Stob The story so far: I stumped up nearly £1000 for an OU computer course (M885 Analysis and design of enterprise systems: an object-oriented approach) and was surprised when the second piece of homework was based on a paper by Madanmohan and De' comprising, in part, plagiarised gibberish. I drew this to the attention of my OU tutor, and then to the OU course chair. Neither was interested, and instead urged me to "[take] the paper at face value irrespective of any doubts you may have". Eventually, the IEEE admitted the plagiarism.
El Reg's Andrew Orlowski contacted the OU to try to find out what was going on. He received a most peculiar set of replies, culminating with a wild suggestion from their communications director Derek Prior that the choice of a garbage paper had been deliberate, that anyone noticing that the paper was duff was 'right on the money', and that my reaction had been 'exemplary'. But he was then unable to explain why my attempts to point out exactly this information had been shrugged off, and my answer to question 2 awarded null points.
As a Reg commenter astutely observed, it seemed to be a case of the OU emulating Captain Mainwaring's fondly-remembered but unconvincing attempts to claim credit retrospectively: "Well done, Pike - I was waiting for somebody to spot that."
Return of the PR person
Now the OU has put in another PR expert to sort it all out for us (Mr Prior presumably having retired hurt). Jane Dillon, head of media relations, sends us the following comment, which she hopes "in the interest of balance" will appear in its entirety.
Certainly, Ms Dillon. Here you go:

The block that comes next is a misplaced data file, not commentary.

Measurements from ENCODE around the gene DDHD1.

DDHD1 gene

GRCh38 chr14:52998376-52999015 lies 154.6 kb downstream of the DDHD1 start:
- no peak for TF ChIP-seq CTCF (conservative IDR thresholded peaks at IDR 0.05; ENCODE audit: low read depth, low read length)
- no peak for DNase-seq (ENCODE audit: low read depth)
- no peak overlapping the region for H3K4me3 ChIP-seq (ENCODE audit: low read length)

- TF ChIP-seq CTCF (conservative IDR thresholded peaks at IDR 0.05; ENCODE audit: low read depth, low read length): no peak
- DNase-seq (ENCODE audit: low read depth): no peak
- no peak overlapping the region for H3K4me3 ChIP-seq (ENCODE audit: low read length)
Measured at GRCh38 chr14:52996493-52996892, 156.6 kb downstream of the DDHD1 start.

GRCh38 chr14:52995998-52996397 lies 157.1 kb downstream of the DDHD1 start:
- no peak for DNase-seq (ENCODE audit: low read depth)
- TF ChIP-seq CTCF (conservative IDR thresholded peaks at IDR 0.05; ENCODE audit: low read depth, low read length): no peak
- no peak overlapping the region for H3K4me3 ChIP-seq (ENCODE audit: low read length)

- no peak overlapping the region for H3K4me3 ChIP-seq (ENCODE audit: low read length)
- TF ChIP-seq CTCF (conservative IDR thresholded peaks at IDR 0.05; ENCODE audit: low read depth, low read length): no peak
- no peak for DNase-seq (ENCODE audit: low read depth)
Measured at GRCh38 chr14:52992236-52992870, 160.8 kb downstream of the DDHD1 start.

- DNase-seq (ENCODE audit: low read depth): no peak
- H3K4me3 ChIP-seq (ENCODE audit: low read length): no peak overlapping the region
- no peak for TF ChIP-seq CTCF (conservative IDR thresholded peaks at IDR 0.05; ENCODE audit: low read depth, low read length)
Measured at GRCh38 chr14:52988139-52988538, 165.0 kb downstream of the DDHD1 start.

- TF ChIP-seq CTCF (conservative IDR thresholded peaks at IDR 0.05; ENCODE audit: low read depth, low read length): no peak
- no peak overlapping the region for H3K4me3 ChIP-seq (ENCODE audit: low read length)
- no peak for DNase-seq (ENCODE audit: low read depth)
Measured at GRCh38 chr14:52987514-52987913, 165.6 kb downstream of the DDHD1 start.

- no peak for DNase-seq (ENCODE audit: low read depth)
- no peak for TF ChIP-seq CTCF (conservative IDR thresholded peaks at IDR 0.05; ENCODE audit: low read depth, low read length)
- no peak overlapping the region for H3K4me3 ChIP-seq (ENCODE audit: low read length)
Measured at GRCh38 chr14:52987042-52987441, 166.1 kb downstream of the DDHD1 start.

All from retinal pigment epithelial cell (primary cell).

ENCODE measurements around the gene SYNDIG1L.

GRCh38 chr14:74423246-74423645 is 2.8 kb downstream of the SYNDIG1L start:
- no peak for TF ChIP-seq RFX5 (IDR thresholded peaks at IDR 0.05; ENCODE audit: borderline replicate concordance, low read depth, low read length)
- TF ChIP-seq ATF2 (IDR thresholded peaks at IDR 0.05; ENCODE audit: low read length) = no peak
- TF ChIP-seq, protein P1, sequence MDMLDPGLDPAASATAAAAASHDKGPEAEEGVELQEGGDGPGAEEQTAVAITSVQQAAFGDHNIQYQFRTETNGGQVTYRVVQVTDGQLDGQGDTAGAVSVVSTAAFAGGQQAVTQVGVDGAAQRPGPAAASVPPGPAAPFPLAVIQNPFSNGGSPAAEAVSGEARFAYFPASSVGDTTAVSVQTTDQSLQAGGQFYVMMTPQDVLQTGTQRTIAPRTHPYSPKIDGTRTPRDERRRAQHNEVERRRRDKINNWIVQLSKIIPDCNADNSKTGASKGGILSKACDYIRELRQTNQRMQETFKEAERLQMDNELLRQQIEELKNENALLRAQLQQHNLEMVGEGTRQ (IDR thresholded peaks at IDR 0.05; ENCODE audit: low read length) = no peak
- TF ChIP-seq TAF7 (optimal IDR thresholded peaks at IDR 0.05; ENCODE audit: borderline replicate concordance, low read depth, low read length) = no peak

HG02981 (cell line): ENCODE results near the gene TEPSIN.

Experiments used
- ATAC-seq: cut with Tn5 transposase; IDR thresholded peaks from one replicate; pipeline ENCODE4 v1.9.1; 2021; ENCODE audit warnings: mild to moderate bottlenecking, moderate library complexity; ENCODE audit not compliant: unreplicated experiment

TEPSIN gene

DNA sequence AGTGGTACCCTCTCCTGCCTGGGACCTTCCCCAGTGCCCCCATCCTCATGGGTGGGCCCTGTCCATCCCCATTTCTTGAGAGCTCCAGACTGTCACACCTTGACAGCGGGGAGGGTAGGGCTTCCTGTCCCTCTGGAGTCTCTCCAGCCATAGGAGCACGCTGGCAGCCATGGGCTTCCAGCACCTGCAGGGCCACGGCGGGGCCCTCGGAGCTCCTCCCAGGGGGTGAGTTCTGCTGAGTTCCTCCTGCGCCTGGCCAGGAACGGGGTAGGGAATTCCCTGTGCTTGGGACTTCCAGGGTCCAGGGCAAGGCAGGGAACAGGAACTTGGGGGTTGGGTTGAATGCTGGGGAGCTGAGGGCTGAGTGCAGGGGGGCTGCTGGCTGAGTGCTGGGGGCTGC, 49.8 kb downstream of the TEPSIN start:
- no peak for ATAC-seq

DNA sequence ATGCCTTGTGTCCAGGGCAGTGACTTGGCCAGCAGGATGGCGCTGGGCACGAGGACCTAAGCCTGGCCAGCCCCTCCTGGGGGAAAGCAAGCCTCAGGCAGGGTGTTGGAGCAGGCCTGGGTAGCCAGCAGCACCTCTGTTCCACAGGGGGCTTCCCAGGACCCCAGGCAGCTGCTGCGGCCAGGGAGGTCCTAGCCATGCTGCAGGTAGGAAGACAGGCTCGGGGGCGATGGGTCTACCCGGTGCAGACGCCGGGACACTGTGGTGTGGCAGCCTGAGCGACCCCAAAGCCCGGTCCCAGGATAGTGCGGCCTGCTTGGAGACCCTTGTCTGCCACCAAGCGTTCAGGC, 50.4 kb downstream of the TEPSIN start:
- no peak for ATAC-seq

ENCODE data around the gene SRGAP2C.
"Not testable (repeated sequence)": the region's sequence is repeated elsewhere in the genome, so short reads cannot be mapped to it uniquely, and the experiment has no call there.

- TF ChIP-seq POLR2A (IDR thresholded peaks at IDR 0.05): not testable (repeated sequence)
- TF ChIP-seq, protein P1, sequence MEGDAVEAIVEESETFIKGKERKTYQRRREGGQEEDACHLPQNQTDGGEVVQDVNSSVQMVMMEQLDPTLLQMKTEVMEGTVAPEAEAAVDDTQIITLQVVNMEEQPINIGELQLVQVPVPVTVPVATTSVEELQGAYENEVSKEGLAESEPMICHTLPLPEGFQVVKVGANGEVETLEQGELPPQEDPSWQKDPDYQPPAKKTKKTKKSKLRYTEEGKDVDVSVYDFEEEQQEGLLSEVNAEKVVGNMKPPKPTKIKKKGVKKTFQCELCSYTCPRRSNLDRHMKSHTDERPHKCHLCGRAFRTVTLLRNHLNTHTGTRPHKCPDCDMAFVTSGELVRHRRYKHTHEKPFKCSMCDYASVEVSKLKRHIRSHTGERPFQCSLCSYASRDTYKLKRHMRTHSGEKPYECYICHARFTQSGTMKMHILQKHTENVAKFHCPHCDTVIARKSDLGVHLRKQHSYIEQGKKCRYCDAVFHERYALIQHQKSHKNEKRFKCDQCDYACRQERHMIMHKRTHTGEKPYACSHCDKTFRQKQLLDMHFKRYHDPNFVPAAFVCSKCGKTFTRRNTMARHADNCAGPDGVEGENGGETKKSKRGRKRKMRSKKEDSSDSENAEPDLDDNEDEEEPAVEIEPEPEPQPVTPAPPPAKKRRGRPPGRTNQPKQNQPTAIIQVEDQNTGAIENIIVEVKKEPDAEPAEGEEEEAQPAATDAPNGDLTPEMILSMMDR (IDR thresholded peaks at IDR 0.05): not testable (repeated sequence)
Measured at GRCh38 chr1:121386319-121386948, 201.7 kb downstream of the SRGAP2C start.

The Open University has given The Register a full explanation of the use of the article questioned by Verity Stob. To date, that explanation has not been fairly represented in The Register's reporting. The first two chapters of this postgraduate course are meant to equip students with skills to critically examine sources of new information in this emerging field of knowledge, which is a standard expectation of any postgraduate education. The assignment in question tests students' ability to critically evaluate content. The text is not part of the teaching material for the course, but a means to let students demonstrate mastery of the first two chapters of the course. It is ironic that this blog, and subsequent posts, largely illustrate the purpose of the course: the encouragement of robust and open debate.
This seems to me to be a reiteration of Mr Prior's position, adding very little and addressing none of the big issues, but let's walk through it a bit at a time.
The first two sentences are a matter of the Reg's word against the OU's, which I cannot usefully discuss. You must make up your own mind, dear reader. That brings us to:
The first two chapters of this postgraduate course are meant to equip students with skills to critically examine sources of new information in this emerging field of knowledge, which is a standard expectation of any postgraduate education.
Actually I think Ms Dillon means 'the first chapter' where she writes 'the first two chapters', as by the time we were supposed to attempt question 2, we had only read chapter 1 of the course. (By the way, Ms Dillon, I still have all the PDF files relating to M885 to hand. Do let me know if by any chance you are missing some or all of them. Don't want to be fighting a lost cause with one hand tied behind your back.)
Even allowing this, I am afraid I don't recognise chapter 1 from Ms Dillon's description. Let me sketch it for you. It's one of those introductory chapters that starts with a dismissal of that ever-popular straw man, the waterfall development process, discovers iterative development and all the associated advantages, then goes on to provide summaries and definitions of familiar OO terms such as 'object' and 'class' and 'UML' and 'pattern'. And that's it. No equipment for critically examining sources of new information that I can see. What would such a thing look like?
But perhaps I have missed it. If Ms D would like to cite any passage of chapter 1 that supports her suggestion, I would be intrigued.
The assignment in question tests students' ability to critically evaluate content.
Indeed, it tests it to destruction.